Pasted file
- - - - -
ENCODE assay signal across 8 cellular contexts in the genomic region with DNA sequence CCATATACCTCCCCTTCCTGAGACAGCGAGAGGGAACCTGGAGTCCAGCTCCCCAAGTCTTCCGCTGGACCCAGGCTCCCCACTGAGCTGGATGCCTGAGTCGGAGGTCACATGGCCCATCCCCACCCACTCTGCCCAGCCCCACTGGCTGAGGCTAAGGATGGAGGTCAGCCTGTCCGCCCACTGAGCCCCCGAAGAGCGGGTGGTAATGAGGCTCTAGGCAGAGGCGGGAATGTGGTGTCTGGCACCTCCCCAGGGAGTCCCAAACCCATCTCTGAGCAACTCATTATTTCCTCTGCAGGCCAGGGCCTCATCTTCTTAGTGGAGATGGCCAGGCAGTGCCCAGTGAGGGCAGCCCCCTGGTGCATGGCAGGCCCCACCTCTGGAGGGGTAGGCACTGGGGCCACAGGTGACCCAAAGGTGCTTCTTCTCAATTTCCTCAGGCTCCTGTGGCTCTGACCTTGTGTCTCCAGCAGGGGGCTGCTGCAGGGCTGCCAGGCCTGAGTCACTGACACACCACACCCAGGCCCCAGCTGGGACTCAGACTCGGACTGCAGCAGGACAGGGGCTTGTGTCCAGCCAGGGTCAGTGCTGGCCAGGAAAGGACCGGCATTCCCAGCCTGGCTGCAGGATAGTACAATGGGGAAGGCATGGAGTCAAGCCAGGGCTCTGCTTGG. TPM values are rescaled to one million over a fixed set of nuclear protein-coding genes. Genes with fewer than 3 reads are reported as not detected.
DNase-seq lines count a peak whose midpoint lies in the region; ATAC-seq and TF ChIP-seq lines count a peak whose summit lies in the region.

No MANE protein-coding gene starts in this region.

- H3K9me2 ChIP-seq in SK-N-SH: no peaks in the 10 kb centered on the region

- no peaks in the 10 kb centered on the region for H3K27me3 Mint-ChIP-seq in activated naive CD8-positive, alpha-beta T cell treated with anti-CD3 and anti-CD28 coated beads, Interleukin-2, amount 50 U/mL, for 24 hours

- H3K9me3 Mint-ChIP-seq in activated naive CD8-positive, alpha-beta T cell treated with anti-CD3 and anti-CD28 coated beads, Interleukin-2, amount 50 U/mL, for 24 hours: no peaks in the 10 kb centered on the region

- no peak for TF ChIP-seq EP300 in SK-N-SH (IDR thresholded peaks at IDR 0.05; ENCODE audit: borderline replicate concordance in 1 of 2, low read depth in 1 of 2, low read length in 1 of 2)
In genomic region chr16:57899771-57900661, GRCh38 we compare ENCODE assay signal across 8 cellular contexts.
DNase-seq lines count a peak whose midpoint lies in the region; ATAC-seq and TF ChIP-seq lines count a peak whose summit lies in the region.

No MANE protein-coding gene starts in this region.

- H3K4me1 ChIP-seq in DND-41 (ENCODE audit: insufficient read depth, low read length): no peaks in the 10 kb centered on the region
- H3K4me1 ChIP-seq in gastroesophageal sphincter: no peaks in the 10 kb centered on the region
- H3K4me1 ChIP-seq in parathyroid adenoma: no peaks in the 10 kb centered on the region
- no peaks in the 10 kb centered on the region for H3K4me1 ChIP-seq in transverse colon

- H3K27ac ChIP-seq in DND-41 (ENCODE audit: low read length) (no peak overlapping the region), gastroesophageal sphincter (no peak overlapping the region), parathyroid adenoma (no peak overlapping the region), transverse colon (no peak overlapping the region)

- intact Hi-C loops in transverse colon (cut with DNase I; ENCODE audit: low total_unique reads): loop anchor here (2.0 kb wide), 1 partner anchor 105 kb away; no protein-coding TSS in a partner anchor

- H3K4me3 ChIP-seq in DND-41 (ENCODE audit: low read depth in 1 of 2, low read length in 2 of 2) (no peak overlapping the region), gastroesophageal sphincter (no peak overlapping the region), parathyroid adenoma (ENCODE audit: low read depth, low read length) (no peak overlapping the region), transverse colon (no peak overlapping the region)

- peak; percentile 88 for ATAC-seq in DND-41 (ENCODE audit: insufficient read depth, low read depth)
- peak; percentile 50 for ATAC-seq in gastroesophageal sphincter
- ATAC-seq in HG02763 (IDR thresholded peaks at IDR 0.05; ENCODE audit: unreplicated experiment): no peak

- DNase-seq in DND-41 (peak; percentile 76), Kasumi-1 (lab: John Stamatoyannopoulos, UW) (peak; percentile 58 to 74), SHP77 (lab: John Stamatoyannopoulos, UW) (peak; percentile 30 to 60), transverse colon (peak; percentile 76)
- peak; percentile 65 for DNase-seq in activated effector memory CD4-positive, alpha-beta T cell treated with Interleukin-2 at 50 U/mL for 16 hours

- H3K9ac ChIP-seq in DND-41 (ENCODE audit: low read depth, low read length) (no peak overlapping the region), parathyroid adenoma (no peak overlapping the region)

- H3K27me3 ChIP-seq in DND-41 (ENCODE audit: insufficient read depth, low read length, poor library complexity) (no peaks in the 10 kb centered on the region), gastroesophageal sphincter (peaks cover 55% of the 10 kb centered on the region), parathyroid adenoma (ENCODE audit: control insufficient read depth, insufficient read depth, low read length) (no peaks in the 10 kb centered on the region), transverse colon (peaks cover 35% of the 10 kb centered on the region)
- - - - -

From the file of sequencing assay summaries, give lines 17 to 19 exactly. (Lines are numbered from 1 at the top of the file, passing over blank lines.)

- H3K4me3 ChIP-seq in DND-41 (ENCODE audit: low read depth in 1 of 2, low read length in 2 of 2) (no peak overlapping the region), gastroesophageal sphincter (no peak overlapping the region), parathyroid adenoma (ENCODE audit: low read depth, low read length) (no peak overlapping the region), transverse colon (no peak overlapping the region)

- peak; percentile 88 for ATAC-seq in DND-41 (ENCODE audit: insufficient read depth, low read depth)
- peak; percentile 50 for ATAC-seq in gastroesophageal sphincter